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 Project Hypermotard

Project Ducati Hypermotard Part 2

By Jeff Naeyaert

To read part one click here!

When we last left off, we had installed a few Ducati Performance parts on Project Hypermotard, an exhaust system and some carbon bits which gave us some more power and shed some weight. Project Hypermotard is a commuter bike and a short road trip machine; we are using Ducati performance parts because we want to retain our all inclusive 2 year factory warranty.  As we explained in our last installment, Ducati, like Toyota's TRD, Mazda's Mazdaspeed and Nissan's Nismo, has its own high performance division: Ducati Performance. Ducati Performance parts are really cool and do not affect the factory warranty.  Another advantage to using factory parts is that you can finance the parts at the time of purchase.

Ducati Performance Cams
Due to the complexity of the Desmo valve train, we decided to stick with the factory engineered cams.  The Ducati Performance cam on the right has visibly more radical lobes with more overlap, lift and duration than the stock part on the left.

The Hypermotard's air cooled 1100cc L twin was plenty torquey, especially with the pipe and ECU mods we last installed but we wanted a little more breathing room on top to help keep up with superbikes.  In stock trim our bike pumped out 78 whp and 65 lb ft of torque on a Dynojet wheel dyno.  If this was a Superbike, that would be considered pretty weak but of course on the Hypermotard, the air cooled engine's simplicity, broad powerband and light weight were valued over sheer power.  Performance wise, the Hypermotard being much lighter than your average sports bike still has sparkling performance, at least at lower speeds.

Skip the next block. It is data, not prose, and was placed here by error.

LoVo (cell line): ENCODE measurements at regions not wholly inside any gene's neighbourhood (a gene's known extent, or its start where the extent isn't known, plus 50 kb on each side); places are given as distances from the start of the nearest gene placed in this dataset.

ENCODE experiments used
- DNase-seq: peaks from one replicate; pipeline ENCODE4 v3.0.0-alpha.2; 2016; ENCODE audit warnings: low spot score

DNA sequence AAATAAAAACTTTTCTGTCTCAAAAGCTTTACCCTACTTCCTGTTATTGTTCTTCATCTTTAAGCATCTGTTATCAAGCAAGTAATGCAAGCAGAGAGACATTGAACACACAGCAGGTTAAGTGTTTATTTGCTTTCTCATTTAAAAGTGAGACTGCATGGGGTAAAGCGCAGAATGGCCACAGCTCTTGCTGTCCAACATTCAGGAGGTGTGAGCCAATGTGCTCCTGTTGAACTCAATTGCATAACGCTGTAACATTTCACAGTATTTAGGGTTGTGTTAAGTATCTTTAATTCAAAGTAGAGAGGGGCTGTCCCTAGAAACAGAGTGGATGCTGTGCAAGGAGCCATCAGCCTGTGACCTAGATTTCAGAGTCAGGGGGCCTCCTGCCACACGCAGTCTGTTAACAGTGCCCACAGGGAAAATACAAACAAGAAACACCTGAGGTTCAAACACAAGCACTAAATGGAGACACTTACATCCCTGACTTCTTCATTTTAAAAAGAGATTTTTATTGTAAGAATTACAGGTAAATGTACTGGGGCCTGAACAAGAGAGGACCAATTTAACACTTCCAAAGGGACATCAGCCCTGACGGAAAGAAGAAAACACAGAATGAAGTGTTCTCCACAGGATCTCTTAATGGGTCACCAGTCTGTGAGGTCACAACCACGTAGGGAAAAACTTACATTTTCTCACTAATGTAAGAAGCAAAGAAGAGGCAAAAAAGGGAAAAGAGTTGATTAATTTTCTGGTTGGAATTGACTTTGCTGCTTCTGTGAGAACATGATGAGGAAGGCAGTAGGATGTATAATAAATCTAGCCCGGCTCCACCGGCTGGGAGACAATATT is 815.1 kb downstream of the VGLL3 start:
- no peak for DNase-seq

AMS cam install
Due to tight packaging we have often found bikes to be harder to work on than cars!  We also didn't feel like learning the particulars of how to adjust a desmo valvetrain so we had the pros at AMS handle the install.  Look at the extent that our bike had to be disassembled to change the cams!

To help out in the power department, we had AMS Performance once again help us with the mechanical aspects by installing a set of Ducati Performance cams.  Since the Engine uses Ducati's famous Desmodromic valve control system where one cam lobe opens the valves and another closes them, cam design is very difficult, beyond what the aftermarket can typically come up with.  Due to the complexity of the valvetrain we made the easy decision to stick with factory engineered parts.

AMS Ducati cam install
The whole rear of the bike had to literally be removed to access the rear cylinder head to install the cam.

 

Project ducati hypermotard
You can see the Desmodromic cam lobes and rocker clearly in this picture.  These close the valves to assure no valve float.  Seems pretty complicated!

 

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Comments
alienpsp
alienpsplink
Monday, June 21, 2010 3:25 AM
nice project but wondering weather anyone in motoiq is interested in making one project KSR110
until240
until240link
Monday, June 21, 2010 6:14 AM
Pazzos are ok, but I prefer the infinite adjustability of the CRG levers. In addition, they fold upwards. But with the handguards, that wouldn't help you.